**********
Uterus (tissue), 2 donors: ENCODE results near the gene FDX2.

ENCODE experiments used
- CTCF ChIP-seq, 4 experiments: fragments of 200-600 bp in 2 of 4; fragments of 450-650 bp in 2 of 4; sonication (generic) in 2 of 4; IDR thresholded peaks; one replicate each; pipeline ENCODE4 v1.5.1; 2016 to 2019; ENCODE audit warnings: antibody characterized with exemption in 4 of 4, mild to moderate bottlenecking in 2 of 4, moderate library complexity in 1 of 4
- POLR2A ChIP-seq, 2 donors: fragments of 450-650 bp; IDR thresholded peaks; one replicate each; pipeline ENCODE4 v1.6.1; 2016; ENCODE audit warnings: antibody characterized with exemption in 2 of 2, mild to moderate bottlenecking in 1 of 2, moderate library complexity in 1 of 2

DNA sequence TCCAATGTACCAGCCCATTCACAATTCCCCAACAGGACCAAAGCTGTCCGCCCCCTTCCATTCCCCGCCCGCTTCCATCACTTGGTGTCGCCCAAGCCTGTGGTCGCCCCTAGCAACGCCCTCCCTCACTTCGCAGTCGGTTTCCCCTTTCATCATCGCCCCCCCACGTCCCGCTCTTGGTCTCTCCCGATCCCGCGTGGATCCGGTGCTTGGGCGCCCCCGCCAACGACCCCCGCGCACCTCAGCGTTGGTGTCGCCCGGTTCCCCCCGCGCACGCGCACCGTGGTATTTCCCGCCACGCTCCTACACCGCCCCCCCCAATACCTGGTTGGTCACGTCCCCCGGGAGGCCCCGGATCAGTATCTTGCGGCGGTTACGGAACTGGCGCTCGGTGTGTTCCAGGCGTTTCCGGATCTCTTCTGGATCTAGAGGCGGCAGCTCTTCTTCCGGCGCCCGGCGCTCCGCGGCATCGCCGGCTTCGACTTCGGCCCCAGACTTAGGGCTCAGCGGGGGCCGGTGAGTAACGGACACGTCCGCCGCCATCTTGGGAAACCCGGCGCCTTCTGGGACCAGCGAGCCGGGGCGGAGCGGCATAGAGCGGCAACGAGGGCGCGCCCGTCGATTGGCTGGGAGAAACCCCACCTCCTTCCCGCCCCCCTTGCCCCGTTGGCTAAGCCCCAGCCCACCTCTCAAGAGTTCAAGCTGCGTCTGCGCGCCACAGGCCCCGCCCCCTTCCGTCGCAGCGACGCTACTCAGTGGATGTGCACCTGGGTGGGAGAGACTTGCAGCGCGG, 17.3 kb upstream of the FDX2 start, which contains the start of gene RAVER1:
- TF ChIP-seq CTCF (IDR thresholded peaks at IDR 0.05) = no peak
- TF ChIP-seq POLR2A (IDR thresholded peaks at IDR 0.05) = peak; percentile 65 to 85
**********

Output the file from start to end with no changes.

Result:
Uterus (tissue), 2 donors: ENCODE results near the gene FDX2.

ENCODE experiments used
- CTCF ChIP-seq, 4 experiments: fragments of 200-600 bp in 2 of 4; fragments of 450-650 bp in 2 of 4; sonication (generic) in 2 of 4; IDR thresholded peaks; one replicate each; pipeline ENCODE4 v1.5.1; 2016 to 2019; ENCODE audit warnings: antibody characterized with exemption in 4 of 4, mild to moderate bottlenecking in 2 of 4, moderate library complexity in 1 of 4
- POLR2A ChIP-seq, 2 donors: fragments of 450-650 bp; IDR thresholded peaks; one replicate each; pipeline ENCODE4 v1.6.1; 2016; ENCODE audit warnings: antibody characterized with exemption in 2 of 2, mild to moderate bottlenecking in 1 of 2, moderate library complexity in 1 of 2

DNA sequence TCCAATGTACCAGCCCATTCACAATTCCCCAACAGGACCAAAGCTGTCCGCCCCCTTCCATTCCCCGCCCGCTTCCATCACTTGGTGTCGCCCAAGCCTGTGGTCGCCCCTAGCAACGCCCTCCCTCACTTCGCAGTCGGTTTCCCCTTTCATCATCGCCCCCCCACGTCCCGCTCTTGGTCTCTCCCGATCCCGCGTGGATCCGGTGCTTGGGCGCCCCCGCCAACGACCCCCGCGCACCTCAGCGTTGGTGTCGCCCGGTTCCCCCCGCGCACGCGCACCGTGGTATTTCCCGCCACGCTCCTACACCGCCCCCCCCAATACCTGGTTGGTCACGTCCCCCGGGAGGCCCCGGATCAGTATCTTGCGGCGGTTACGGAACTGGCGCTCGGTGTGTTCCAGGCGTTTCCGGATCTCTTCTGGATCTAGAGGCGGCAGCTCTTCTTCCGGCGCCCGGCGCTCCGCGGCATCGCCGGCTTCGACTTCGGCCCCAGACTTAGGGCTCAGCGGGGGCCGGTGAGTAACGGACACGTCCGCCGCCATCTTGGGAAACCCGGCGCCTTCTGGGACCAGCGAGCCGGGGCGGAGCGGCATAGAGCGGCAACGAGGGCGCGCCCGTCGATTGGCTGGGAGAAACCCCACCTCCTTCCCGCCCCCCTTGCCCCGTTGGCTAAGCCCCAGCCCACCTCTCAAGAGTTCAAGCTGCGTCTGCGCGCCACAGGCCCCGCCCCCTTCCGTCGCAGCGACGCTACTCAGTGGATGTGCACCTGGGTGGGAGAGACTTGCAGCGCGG, 17.3 kb upstream of the FDX2 start, which contains the start of gene RAVER1:
- TF ChIP-seq CTCF (IDR thresholded peaks at IDR 0.05) = no peak
- TF ChIP-seq POLR2A (IDR thresholded peaks at IDR 0.05) = peak; percentile 65 to 85